China is beginning the new year with a major acceleration of its diplomatic campaign to forge new ties with Western Europe and Japan and renew old friendships with the underdeveloped world.

The Chinese announced yesterday they will receive French Prime Minister Raymond Barre for a six-day visit Thursday, part of Peking's aggressive campaign to improve relations and trade with Common Market nations and encourage them to unite against China's arch-foe, the Soviet Union.

After Barre leaves, Vice Premier and Vice Party Chairman Teng HsiaoPing is scheduled to visit Burma and Napal. Teng would become the first member of China's ruling Politburo standing committee to travel abroad since he himself visited France in May 1975 before being forced into more than a year of political limbo.

Teng's return to power in July of last year ushered in a period of great ferment in Chinese foreign policy. The leadership is apparently engaged in a muted debate over the late party chairman Mao's policy of all-out hostility toward the Soviet Union and improved ties with the United States. American unwillingness to abandon its security guarantees to the offshore Chinese island of Taiwan, now ruled by Chinese nationalists, has stymied relations with Washington, and Peking has begun to focus on strengthening ties with the rest of the developed capitalist world.

Along with Barre's visit and a warming of relations with West Germany, the Chinese are known to have applauded the failure of Japanese Foreign Minister Sunao Sonoda to make progress during a recent trip to Moscow in getting the Soviets to refurn certain North Pacific islands to Japan. Peking wants Japan to sign a Sino-Japanese treaty of friendship with an, anti-Soviet clause. Tokyo now appears to be more favorable to this.

Peking needs friends in Europe and Japan to facilitate its purchase of modern industrial equipment to build up its weak economy. The Chinese must pay high duties to trade with the United States while the two countries maintain only semi-normal relations. European and Japanese traders are willing to take advantage of their competitive edge.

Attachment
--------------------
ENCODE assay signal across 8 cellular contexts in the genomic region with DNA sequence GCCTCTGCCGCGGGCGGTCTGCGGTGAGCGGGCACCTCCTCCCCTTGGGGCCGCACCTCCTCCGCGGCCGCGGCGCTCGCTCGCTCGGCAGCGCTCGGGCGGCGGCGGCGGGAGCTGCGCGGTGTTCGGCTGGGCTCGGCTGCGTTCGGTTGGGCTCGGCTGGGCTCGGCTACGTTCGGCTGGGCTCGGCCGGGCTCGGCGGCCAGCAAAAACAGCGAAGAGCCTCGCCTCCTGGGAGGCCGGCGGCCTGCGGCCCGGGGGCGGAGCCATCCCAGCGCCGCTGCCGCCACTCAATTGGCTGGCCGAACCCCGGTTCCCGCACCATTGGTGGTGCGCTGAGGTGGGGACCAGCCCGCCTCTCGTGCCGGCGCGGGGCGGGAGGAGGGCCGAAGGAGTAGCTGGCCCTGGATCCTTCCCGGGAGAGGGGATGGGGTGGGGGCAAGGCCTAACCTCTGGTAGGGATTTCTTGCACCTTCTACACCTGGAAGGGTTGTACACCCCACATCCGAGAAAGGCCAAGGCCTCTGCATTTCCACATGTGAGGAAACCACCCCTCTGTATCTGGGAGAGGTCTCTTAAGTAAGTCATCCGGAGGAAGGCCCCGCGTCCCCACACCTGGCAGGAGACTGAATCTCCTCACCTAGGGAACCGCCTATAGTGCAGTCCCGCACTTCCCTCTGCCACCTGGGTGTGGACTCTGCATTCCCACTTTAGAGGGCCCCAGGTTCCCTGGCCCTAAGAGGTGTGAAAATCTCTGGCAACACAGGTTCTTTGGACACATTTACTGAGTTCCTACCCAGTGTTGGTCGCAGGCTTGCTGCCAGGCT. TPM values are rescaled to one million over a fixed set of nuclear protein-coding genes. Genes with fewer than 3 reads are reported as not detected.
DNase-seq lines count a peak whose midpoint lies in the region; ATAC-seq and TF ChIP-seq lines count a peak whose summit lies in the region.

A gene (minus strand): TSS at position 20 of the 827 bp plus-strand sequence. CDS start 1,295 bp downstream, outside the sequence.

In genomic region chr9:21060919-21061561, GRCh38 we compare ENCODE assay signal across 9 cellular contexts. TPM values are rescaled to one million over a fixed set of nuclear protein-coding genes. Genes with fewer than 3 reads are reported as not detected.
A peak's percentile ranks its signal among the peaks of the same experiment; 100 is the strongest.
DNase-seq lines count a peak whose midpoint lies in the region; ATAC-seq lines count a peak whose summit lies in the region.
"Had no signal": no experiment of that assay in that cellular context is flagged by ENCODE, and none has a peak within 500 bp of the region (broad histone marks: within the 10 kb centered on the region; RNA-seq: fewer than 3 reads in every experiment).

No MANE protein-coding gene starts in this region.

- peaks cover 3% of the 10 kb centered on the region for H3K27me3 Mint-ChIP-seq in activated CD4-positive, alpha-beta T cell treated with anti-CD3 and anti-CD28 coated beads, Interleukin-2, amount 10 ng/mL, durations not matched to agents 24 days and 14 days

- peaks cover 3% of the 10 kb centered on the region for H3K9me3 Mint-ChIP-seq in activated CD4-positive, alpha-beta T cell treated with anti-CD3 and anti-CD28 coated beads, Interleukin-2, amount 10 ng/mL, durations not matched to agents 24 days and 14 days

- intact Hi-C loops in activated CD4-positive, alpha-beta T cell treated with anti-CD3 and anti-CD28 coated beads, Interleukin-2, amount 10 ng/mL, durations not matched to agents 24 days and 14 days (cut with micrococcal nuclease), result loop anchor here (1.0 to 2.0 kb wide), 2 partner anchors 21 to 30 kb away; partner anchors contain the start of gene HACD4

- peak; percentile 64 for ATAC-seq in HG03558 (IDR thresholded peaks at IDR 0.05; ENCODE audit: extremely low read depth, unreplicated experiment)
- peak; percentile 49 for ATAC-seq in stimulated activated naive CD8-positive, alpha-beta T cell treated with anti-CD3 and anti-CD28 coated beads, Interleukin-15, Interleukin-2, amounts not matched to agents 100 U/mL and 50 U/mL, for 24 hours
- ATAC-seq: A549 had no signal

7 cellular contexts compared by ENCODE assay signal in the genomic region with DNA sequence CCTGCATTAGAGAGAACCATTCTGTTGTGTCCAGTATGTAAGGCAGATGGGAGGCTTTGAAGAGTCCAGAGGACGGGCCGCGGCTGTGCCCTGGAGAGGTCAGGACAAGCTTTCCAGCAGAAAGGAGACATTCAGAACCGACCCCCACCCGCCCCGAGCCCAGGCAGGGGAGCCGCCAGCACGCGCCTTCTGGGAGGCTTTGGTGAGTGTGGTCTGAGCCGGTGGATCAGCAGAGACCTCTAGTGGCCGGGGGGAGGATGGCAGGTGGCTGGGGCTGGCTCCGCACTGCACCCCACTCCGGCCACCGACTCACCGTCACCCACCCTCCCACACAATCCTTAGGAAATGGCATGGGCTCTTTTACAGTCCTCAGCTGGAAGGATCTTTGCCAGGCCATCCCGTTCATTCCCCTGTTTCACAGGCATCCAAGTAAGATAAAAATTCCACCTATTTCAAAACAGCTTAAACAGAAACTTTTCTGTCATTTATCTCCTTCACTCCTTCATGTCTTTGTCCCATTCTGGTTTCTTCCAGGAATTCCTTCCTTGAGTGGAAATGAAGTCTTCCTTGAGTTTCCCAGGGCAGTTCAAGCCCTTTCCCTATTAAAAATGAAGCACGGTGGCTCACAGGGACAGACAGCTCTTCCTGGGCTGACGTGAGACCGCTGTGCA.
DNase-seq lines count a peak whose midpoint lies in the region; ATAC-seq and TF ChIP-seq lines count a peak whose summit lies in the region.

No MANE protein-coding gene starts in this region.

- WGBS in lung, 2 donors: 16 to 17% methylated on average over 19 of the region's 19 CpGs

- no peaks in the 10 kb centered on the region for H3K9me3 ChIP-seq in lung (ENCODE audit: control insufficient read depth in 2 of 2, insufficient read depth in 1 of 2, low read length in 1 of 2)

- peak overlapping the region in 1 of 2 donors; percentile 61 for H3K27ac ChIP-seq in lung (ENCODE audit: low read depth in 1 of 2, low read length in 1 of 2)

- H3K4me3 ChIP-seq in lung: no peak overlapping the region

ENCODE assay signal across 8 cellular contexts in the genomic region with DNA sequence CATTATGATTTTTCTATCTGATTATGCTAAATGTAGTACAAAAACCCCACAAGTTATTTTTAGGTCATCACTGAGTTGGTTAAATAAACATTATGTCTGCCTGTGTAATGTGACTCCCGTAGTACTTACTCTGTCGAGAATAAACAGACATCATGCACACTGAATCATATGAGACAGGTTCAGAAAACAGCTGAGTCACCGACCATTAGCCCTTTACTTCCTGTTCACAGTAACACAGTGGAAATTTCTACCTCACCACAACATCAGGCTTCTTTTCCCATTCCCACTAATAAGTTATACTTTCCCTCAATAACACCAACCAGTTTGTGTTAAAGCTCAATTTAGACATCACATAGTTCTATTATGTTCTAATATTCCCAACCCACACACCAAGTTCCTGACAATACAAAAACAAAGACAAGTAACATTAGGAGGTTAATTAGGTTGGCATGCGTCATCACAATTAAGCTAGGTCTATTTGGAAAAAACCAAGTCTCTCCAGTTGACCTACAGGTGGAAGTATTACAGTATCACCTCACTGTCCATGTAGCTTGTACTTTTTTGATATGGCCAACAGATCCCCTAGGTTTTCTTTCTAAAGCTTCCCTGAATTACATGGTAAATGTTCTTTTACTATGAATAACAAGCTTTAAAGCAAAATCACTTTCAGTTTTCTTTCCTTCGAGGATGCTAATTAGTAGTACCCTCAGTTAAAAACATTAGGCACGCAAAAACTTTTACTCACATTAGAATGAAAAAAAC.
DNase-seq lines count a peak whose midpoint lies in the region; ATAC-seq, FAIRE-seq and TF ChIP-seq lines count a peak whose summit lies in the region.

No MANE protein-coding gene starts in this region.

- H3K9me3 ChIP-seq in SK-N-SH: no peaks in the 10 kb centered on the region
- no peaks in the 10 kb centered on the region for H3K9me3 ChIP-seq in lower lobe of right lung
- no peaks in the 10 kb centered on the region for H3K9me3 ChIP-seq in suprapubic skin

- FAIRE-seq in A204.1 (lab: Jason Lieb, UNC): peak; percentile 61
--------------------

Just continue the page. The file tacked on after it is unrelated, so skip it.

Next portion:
Teng's scheduled trip abroad symbolizes his preeminent position in Chinese foreign affairs, one of the keys to his considerable influence in Peking. Foreign analysts continue to wonder if Teng, although ostensibly only number three in the communist Party, hierarchy, actually exercises more power than party chairman Hua Kuo-Feng. Hua, nearly 20 years younger than the 74-year-old Teng, was until 1970 a vice governor in landlocked Chinese province and as far as is known has never been abroad. There have been reports of plans for Hua to visit Sri Lanka later this year.

Burma, Nepal and Sri Lanka all fit a convenient profile of nonaligned, non Communist states that have long histories of friendship with Peking. Teng's visit appears designed to further China's carefully cultivated position as a friend of the underdeveloped nations, what Mao called the Third World, to counteract Soviet influence in Asia and Africa.

As in most Chinese foreign contacts, the Barre visit and Teng's trip are expected to involve some trade talks. The official New China News Agency reported today that Chinese foreign trade volume grew 12 per cent in 1977.

Foreign analysts here agree that the Chinese enjoyed a favorable trade balance last year -- some estimate as much as a $2 billion surplus in overall volume. Figures gathered from Peking's 15 largest non-Communist trading partners indicate a 7 per cent drop in trade volume, and analysts here have seen nothing that would suggest that Chinese trade with the Communist world increased enough to make up the difference.

The Chinese are negotiating what would be a historic trade agreement with the European Common Market and reportedly have made large purchases from the order-starved West German steel industry in recent months. The Chinese press has been full of praise for West German statements about the Soviet menace, Peking began for the first time this month to publish an edition of its propaganda magazine, China Reconstructs, in German.

Teng has unusual personal ties with France and is expected to do much of the talking when Barre arrives. The Chinese vice premier lived in France for about six years in his late teens and early twenties and actually joined the Chinese Communist Party there, as did a number of other leftist Chinese students during Sojourns abroad.